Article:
So we need to look at other withdrawal strategies and see how they perform under stress.
Variable withdrawals
The pure form of the 4% rule involves establishing a withdrawal plan at the time of retirement and not deviating from the plan during retirement unless savings are depleted. At the other extreme are strategies where withdrawals during retirement are a function of the current portfolio rather than the initial portfolio. In this article in the Journal of Financial Planning, Wade Pfau describes a subset of such strategies, which he names “actuarial approaches.” The basic strategy involves resetting the withdrawal amount each year consistent with level withdrawals over the remainder of life – what economists call consumption smoothing.
In Chart 2, I compare the 4% rule under the 3% stress test from Chart 1 to an actuarial approach where each year the withdrawal amount is reset consistent with level real withdrawals over the remainder of life.
Chart 2: Effect of moving to variable withdrawals with 3% average stock return


Scenario

Average Consumption

Volatility of Consumption

Average Shortfall

Failure Percent

Average Bequest

4% rule withdrawals

$77,300

1.84%

$119,300

51.6%

$895,000

Variable withdrawals

$84,400

6.47%

$35,900

51.5%

$643,000

Source: author's calculations






The most dramatic change when we move to this variable approach is that the average shortfall is reduced by 70%. This decrease is entirely due to the magnitude of failure decreasing while the failure percent remains virtually the same, demonstrating why failure percent is an incomplete downside measure. This substantial reduction of average shortfall achieved while actually increasing consumption and leaving a smaller bequest.
The tradeoff by going to variable withdrawals is that the yeartoyear volatility of consumption increases substantially. If the savings portfolio goes up or down by X%, withdrawals change by roughly the same percentage. In terms of responding to investment performance stress, we’ve made progress by going to variable withdrawals, but we need to look for ways to dampen the volatility of consumption.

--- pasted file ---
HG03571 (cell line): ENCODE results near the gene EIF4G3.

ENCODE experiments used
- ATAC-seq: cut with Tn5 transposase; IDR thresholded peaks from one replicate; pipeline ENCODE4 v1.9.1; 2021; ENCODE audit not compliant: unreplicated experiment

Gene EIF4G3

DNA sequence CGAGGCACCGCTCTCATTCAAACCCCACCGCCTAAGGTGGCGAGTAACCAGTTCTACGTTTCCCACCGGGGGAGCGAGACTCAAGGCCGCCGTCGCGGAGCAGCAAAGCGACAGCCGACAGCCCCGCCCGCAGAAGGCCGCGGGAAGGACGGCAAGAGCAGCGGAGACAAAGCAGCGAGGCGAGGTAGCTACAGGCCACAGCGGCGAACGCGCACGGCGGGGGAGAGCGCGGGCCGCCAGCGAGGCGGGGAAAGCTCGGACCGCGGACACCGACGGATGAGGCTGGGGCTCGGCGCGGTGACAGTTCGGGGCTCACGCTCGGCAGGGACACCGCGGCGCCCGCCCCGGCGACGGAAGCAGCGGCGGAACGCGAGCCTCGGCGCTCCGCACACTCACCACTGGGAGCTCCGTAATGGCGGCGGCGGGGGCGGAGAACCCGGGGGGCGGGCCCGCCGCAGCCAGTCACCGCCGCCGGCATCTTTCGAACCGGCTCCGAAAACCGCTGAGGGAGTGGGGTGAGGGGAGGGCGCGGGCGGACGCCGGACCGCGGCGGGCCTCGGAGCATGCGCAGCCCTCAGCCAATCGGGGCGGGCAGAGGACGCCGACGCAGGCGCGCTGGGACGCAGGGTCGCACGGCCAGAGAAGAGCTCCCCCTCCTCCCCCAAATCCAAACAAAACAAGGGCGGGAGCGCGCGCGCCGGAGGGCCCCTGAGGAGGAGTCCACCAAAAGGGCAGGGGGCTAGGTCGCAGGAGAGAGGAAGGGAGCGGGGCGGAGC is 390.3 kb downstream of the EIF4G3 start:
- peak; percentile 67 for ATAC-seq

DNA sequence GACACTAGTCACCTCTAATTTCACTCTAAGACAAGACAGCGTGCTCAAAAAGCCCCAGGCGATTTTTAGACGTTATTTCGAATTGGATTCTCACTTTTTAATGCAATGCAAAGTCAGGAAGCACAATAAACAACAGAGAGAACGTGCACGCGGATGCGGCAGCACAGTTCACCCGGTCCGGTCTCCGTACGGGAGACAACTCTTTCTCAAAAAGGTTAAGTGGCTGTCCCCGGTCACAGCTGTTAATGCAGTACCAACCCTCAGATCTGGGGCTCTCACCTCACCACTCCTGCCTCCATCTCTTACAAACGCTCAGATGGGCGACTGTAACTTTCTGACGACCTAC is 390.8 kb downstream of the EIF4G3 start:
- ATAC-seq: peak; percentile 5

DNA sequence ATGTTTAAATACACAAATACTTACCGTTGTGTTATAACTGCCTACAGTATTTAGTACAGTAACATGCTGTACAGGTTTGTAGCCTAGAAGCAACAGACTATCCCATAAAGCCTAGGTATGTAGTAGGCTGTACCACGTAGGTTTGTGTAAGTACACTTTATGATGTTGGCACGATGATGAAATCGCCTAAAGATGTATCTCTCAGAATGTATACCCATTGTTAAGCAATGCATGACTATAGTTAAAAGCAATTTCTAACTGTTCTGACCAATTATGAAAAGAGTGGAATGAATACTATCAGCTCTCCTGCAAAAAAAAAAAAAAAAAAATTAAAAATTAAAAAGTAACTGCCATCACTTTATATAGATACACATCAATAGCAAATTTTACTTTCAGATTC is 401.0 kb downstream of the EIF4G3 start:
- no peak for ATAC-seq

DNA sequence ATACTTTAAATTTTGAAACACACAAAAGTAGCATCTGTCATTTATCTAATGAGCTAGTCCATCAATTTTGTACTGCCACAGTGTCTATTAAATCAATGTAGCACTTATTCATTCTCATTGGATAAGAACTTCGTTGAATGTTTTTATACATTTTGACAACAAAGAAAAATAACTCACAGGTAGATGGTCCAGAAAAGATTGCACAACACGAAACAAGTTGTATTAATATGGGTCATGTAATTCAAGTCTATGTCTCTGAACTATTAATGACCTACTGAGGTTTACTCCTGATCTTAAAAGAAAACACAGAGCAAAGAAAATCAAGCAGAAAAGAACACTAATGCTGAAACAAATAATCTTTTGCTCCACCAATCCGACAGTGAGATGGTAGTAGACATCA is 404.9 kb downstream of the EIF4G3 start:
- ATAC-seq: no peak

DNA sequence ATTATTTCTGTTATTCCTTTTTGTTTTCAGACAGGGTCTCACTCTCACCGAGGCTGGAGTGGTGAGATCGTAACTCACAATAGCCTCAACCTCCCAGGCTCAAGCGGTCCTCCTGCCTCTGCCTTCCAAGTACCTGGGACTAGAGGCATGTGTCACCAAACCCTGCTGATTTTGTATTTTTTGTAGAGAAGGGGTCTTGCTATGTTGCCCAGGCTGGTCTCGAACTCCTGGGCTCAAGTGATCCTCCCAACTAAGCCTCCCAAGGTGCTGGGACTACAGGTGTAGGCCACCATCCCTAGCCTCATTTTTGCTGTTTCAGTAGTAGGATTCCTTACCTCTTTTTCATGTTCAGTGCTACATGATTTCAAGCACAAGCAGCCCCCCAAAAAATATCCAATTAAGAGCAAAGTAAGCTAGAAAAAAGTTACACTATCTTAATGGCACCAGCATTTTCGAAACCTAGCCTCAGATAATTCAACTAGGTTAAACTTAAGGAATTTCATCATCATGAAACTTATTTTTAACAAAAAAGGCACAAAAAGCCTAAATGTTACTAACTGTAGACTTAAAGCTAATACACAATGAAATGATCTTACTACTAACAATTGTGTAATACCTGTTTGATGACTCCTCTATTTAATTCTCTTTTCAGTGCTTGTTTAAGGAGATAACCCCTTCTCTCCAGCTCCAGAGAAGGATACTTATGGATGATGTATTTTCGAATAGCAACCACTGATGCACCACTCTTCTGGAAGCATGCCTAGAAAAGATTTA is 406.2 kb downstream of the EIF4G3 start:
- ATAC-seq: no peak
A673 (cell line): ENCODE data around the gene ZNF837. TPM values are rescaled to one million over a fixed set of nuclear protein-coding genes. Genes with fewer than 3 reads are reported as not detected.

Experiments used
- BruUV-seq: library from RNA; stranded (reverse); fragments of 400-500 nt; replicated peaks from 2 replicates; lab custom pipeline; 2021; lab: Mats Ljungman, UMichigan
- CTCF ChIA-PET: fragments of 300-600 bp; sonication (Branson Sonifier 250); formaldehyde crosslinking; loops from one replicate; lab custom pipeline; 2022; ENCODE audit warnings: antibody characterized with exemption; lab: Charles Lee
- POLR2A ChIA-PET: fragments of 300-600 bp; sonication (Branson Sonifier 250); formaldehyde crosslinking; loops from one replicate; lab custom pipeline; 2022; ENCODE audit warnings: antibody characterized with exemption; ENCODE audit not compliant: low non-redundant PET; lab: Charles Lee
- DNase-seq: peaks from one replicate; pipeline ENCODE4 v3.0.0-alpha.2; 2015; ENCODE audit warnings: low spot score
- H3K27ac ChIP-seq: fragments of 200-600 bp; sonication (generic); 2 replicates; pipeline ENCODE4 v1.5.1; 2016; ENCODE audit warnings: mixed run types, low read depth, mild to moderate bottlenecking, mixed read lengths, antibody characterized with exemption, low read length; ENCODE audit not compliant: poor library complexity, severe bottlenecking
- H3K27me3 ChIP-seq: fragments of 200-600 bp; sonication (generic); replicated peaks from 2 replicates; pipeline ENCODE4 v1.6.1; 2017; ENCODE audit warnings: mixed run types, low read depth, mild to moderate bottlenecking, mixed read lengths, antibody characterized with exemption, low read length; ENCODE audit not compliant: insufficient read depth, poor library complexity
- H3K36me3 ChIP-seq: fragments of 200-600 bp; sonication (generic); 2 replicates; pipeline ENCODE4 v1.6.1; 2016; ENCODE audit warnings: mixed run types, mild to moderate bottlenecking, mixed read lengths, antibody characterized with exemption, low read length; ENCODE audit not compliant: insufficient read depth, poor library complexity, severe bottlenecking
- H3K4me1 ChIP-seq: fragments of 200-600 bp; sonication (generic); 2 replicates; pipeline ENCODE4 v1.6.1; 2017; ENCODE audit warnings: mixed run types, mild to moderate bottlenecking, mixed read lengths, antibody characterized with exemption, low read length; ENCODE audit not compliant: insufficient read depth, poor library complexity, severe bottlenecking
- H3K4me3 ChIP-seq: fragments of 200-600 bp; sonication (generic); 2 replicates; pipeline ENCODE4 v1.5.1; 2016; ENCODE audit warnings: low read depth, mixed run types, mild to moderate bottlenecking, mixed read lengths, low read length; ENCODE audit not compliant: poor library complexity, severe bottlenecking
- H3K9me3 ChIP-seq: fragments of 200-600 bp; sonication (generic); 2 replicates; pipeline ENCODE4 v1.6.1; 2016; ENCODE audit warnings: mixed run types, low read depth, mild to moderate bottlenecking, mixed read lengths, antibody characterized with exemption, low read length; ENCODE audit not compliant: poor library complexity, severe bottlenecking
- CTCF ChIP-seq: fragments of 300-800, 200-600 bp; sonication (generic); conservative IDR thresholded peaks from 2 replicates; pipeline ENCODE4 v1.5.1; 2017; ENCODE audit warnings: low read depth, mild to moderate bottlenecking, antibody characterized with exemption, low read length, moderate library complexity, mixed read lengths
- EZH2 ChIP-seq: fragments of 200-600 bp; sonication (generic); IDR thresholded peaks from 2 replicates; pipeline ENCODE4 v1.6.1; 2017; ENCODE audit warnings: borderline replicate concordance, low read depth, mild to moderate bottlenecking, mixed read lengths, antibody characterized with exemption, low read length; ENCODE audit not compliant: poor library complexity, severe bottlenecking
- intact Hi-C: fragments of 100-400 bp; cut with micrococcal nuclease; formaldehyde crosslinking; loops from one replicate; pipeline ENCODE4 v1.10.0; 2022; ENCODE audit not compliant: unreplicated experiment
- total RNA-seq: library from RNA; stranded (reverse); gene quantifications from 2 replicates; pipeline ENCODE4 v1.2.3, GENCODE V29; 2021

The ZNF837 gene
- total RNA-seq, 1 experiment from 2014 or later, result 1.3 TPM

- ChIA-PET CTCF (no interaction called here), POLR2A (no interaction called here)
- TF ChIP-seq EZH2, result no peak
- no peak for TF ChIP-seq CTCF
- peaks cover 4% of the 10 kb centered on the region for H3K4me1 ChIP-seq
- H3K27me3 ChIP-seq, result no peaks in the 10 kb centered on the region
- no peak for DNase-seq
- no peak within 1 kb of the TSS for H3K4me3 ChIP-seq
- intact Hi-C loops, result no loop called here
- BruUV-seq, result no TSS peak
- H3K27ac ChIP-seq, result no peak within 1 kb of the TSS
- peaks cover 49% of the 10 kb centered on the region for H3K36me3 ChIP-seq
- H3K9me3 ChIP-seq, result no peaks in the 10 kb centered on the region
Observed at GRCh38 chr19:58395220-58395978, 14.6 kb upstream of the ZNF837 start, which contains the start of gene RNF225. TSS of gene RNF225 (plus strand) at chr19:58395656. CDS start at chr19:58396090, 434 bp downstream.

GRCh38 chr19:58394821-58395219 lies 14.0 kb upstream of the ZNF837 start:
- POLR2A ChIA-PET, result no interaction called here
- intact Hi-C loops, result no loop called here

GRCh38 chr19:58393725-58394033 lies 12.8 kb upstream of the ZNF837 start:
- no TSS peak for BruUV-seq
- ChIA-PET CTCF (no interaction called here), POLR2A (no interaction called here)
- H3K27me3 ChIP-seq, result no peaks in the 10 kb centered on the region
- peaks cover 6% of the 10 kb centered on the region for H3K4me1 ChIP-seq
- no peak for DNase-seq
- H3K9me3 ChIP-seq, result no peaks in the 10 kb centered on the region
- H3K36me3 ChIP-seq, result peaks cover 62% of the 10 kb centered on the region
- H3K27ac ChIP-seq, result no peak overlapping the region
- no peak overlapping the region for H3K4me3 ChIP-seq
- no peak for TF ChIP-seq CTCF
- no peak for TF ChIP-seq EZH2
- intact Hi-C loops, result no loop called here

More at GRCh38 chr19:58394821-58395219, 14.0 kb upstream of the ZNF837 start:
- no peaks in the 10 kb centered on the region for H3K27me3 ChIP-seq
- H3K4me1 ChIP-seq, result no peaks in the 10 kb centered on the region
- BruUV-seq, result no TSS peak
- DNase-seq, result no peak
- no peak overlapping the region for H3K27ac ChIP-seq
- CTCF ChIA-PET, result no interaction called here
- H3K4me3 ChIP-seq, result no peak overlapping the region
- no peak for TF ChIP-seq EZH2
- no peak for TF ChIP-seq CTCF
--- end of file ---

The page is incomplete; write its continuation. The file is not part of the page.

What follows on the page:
Smoothing
Chart 3 shows results for four different approaches that substantially reduce the volatility of consumption.
Chart 3: Attempts to improve on variable withdrawals with 3% average stock return


Scenario

Average Consumption

Volatility of Consumption

Average Shortfall

Failure Percent

Average Bequest

Variable withdrawals

$84,400

6.47%

$35,900

51.5%

$643,000

With 3year smoothing

$84,200

3.79%

$42,600

49.3%

$629,000

Guyton/Klinger decision rules

$80,200

2.91%

$60,600

52.0%

$736,000

Adding a SPIA to the mix

$81,200

3.29%

$0

0.0%

$464,000

More bonds instead of SPIA

$78,600

2.71%

$32,800

46.1%

$566,000

Source: author's calculations






The top line of the chart shows the variable withdrawals result from Chart 2. For the second line, I apply a simple smoothing approach where I calculate a new withdrawal amount each year as was done for variable withdrawals, but then I compare this new withdrawal amount to the prior year and only do onethird of the indicated adjustment. So withdrawals move in the indicated direction but only by onethird. We might expect volatility of consumption to be reduced to 2.16% (6.47% / 3), but we don’t achieve that much reduction because partial adjustments entail being offtarget and playing catchup. With this method, the other measures remain about the same, except there is an increase in average shortfall.